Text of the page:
Monday, May 20, 2019

Strange days: ‘Achhe Din Blues’

On 14 March, a 29-year-old actor named Aamir Aziz uploaded a track he’d written and performed to his YouTube channel. A week later, 'Achhe Din Blues' had over 80,000 views—not an astronomical number, but creditable for someone with no label backing and only one other music video.

Aziz, who’s from Patna, started writing 'Achhe Din Blues' years ago in Delhi. The impetus was the hanging of two men in March 2016 in Jharkhand, on the suspicion that they were transporting cattle. The lynching of teenager Junaid Khan on a train in June 2017 made him further “afraid of his identity (as a Muslim)". Though most of the song is in metaphors, Aziz uses direct language for the hangings. “Do lashein latak rahi thi (two bodies were hanging)," he says, 80 years after Billie Holiday sang “Southern trees bear strange fruit, blood on the leaves and blood at the root".

'Achhe Din Blues' is a protest song with a deceptively calm surface. The half-song, half-speech vocal—in Urdu—is in the talking blues style of American folk artists like Woody Guthrie and Pete Seeger. Guthrie, says Aziz, was a particular inspiration, along with Bob Dylan and Johnny Cash. Like many of their songs, Aziz’s is a meditation on the state of the nation, touching upon the murders committed in the name of cattle, caste-driven abuse, inflammatory TV punditry and aggressive nationalism.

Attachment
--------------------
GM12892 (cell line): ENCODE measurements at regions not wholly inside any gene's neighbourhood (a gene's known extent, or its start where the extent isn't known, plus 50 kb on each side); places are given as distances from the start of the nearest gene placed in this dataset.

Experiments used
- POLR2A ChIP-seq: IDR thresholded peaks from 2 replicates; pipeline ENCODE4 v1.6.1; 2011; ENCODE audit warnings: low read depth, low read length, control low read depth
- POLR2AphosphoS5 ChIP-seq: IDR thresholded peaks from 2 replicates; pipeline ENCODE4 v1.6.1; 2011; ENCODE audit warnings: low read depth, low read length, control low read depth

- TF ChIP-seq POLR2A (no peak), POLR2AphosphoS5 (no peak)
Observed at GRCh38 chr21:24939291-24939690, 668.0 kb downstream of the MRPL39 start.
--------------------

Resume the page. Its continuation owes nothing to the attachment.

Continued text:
The accompanying video, directed by Amit Mishr and shot by Girish Kant, intercuts shots of Aziz playing and people at a fairground with clips from news channels and documentaries. It provides literal examples where the lyrics are elusive: when Aziz sings “mare taalab mein ek zinda machhli tair rahi thi (a live fish was swimming in a dead pond), we see a manual scavenger in a sewer. And when Aziz dryly intones “Bharat mata ki jai", the image is of Dalit men being flogged in 2016.

It’s been a good few months for protest music. 'Azadi' and 'Jingostan' from the Gully Boy soundtrack alluded to an atmosphere of fear and discontent, even if the film failed to provide a narrative context for the songs. 'The Warli Revolt', by Swadesi and Prakash Bhoir, was a stunning rap number in support of Mumbai’s Aarey forest and its residents. Aziz has another song ready; he’s hoping to record and shoot it soon, and possibly release it before or midway through the general election. “Obviously I’m getting some comments saying you’re taking one side," he says about the reaction to 'Achhe Din Blues'. “Others are saying you’re a renegade...."

This piece appeared in Mint Lounge.

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